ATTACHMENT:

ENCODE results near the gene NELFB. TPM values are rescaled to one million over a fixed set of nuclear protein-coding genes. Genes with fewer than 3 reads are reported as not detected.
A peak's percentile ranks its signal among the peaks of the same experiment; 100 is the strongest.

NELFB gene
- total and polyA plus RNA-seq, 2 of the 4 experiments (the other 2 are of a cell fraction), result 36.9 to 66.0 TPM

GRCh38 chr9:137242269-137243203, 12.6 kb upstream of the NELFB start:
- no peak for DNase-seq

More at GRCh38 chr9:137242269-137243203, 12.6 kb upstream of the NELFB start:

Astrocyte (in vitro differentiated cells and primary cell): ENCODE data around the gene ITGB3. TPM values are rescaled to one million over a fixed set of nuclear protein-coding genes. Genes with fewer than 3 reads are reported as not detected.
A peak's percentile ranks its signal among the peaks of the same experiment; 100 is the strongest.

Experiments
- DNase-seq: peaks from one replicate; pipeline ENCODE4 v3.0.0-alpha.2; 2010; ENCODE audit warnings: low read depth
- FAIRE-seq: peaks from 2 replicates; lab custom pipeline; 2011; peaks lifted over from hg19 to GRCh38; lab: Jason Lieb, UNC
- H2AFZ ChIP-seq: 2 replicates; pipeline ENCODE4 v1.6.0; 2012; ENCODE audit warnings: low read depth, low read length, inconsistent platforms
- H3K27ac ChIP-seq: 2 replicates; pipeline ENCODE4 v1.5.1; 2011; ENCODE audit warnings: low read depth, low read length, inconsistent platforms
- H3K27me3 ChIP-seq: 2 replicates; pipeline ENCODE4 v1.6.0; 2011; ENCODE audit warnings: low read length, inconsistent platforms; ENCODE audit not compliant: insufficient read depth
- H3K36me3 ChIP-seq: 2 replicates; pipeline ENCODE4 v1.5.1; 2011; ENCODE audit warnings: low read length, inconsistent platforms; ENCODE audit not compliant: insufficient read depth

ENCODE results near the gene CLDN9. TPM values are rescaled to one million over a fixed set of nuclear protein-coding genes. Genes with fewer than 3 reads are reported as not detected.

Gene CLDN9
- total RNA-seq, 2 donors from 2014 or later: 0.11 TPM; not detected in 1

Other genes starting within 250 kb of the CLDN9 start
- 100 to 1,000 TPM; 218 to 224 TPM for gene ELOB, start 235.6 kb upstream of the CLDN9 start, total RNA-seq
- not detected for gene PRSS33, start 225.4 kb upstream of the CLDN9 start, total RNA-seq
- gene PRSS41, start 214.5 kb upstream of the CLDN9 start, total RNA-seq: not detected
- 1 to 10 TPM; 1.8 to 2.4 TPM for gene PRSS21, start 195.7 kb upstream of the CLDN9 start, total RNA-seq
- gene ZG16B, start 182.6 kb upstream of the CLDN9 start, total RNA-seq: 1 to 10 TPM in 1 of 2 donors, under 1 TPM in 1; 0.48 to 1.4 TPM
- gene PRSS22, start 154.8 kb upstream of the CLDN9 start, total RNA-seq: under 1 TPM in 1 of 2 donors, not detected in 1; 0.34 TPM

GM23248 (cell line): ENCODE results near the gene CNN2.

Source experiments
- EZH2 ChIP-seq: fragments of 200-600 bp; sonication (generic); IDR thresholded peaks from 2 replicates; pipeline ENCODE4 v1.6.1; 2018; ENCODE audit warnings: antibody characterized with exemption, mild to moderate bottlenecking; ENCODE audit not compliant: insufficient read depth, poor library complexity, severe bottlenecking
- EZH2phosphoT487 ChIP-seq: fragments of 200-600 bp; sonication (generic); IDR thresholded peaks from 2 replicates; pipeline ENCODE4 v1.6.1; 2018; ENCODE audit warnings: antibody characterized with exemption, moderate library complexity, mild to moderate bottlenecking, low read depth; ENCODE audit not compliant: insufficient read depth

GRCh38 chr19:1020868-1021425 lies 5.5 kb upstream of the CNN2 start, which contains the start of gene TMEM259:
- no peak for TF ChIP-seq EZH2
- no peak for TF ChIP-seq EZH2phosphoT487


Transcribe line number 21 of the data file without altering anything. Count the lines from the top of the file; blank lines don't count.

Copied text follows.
- 100 to 1,000 TPM; 218 to 224 TPM for gene ELOB, start 235.6 kb upstream of the CLDN9 start, total RNA-seq